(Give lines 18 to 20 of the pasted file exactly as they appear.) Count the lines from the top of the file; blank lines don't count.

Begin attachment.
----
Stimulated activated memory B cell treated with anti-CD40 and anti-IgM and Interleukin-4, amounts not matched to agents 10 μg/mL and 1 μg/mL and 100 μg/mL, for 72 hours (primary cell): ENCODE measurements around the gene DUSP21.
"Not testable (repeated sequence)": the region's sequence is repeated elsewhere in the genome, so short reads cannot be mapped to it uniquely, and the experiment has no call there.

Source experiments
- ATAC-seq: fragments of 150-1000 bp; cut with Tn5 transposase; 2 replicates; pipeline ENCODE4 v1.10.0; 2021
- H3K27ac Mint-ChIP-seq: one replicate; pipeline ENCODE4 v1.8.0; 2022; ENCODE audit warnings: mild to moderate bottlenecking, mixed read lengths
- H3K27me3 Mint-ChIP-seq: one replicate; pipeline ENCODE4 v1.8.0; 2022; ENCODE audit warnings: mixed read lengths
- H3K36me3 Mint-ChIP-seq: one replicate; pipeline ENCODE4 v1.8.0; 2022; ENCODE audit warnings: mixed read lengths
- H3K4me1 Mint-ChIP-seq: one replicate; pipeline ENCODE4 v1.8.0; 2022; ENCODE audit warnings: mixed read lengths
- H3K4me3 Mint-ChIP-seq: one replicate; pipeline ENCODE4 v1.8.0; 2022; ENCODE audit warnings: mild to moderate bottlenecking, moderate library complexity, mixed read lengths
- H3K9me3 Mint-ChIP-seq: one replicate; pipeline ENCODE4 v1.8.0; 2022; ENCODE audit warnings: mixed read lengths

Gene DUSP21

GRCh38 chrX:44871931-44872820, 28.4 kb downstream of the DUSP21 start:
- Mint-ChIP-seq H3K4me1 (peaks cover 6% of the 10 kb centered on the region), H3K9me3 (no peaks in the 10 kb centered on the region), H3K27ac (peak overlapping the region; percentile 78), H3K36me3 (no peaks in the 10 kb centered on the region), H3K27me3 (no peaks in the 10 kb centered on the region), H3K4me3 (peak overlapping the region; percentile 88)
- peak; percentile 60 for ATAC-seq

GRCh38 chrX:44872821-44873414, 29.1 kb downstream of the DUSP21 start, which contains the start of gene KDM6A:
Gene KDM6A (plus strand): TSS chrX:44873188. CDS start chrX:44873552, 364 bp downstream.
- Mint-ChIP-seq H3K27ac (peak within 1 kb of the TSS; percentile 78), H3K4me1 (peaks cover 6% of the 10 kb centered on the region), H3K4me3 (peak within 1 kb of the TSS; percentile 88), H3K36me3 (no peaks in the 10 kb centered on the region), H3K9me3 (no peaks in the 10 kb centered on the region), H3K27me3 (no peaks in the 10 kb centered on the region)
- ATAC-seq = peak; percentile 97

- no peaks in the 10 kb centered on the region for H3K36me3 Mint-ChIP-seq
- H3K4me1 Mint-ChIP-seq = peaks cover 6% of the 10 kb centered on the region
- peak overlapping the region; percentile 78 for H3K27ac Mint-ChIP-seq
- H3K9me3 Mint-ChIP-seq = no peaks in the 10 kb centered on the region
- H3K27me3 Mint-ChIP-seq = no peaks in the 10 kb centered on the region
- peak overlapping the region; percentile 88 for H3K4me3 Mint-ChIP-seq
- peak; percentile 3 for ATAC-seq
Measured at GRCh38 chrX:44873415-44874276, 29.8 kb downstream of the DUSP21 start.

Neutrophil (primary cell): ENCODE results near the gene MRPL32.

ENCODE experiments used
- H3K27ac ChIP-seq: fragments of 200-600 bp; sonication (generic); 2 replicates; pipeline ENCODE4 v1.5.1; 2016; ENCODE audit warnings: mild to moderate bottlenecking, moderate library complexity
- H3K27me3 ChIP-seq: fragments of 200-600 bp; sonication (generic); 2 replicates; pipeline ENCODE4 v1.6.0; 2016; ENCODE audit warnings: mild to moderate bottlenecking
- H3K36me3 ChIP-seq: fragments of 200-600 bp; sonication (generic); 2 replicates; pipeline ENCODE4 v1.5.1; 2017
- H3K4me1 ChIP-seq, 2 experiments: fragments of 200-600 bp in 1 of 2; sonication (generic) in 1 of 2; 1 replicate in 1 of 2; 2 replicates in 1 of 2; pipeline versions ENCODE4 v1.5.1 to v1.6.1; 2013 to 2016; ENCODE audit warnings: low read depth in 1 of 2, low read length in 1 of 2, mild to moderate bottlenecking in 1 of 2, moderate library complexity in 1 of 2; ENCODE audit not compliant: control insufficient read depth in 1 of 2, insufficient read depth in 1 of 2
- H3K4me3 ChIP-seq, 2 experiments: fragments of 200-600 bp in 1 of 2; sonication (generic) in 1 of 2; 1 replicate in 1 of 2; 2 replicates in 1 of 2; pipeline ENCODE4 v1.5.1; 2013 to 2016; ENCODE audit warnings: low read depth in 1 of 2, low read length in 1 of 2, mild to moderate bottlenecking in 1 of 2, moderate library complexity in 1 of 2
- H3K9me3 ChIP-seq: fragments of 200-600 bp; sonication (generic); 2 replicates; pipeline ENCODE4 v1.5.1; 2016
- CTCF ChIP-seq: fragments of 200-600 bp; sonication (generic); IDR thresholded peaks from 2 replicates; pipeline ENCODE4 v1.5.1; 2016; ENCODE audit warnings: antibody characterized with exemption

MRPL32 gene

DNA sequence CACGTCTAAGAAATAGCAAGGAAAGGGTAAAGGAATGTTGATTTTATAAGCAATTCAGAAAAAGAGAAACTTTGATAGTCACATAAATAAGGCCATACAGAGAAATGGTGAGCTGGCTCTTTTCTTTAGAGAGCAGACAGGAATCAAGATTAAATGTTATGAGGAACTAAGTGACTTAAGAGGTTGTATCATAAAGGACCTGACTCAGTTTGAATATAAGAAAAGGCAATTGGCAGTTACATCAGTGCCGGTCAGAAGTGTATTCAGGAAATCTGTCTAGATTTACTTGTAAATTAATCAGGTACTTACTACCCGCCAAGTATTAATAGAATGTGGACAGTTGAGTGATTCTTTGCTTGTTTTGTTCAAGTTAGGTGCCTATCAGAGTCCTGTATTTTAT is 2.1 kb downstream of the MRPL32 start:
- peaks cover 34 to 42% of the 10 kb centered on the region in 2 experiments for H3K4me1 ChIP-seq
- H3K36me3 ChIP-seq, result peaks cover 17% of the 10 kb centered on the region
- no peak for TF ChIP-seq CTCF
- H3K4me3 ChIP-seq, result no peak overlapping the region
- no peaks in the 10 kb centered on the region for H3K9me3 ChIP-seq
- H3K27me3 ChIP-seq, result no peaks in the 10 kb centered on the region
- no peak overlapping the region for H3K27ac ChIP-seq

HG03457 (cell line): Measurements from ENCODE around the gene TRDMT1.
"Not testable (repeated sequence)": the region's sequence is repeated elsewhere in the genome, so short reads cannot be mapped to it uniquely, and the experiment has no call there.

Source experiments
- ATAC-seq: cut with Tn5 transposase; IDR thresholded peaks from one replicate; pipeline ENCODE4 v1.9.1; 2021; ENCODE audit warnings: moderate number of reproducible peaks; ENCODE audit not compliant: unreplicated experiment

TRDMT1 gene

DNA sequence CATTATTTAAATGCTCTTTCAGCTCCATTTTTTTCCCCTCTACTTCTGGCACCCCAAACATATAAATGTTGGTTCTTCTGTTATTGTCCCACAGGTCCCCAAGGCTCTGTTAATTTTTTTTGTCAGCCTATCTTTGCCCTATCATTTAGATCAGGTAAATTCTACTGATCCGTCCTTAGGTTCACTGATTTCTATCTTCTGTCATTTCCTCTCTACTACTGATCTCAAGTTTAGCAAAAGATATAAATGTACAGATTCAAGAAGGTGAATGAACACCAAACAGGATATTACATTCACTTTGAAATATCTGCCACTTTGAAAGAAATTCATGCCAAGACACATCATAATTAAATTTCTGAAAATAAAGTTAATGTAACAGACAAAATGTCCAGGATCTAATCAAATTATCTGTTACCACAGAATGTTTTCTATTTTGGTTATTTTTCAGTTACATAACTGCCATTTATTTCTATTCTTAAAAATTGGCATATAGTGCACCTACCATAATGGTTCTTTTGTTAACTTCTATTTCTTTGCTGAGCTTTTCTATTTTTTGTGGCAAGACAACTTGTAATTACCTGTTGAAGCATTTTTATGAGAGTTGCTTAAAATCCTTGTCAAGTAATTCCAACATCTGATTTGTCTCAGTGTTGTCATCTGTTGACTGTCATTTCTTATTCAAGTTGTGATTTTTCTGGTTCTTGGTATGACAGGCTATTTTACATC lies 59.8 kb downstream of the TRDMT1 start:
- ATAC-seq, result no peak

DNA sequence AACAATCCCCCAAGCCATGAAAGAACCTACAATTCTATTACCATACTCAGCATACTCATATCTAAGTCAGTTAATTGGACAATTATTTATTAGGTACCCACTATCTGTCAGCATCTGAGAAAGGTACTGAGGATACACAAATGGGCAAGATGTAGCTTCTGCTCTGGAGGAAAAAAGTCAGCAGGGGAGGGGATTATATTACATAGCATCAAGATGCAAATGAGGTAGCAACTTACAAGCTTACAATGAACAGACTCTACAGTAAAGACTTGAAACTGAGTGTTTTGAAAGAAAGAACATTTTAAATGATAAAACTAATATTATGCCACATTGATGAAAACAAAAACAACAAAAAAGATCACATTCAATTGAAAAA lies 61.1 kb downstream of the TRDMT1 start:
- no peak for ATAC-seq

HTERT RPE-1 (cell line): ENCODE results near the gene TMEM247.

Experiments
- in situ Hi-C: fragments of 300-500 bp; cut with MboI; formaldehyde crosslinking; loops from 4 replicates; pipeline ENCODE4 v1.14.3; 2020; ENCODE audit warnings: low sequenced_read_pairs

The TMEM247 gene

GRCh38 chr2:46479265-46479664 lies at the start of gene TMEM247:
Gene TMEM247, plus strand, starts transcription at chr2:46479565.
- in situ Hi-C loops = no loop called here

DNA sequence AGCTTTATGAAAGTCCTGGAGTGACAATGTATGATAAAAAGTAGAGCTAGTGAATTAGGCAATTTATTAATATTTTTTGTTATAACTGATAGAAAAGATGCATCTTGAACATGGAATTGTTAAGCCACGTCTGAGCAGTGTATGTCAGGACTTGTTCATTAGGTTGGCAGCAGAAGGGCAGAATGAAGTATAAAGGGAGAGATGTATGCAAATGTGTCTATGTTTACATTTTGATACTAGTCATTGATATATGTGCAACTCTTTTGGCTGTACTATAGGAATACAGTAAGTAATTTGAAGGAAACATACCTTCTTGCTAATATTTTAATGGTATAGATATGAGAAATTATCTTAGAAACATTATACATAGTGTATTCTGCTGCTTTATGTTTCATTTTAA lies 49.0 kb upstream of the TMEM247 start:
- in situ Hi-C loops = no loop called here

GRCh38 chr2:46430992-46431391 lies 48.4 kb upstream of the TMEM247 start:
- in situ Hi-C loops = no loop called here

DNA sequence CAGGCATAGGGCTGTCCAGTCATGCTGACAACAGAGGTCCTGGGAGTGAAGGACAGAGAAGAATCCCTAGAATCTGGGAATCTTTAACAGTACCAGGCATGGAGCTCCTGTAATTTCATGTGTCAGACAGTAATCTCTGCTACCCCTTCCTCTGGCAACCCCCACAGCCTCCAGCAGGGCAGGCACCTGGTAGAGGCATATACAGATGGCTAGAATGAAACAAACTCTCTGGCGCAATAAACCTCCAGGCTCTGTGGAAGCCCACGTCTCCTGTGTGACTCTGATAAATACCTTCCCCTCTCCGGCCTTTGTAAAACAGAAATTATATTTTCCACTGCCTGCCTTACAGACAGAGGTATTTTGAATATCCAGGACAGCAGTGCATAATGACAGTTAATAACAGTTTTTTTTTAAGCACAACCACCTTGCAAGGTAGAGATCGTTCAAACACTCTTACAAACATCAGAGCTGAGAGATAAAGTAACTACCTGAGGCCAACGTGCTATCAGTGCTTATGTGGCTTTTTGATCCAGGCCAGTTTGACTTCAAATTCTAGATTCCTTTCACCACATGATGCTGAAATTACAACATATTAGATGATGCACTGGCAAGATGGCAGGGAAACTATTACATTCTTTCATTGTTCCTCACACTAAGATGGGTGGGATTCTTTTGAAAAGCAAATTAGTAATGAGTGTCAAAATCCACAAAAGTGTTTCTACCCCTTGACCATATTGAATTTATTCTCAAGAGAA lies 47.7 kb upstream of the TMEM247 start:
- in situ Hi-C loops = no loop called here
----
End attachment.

- ATAC-seq = peak; percentile 97

- no peaks in the 10 kb centered on the region for H3K36me3 Mint-ChIP-seq
- H3K4me1 Mint-ChIP-seq = peaks cover 6% of the 10 kb centered on the region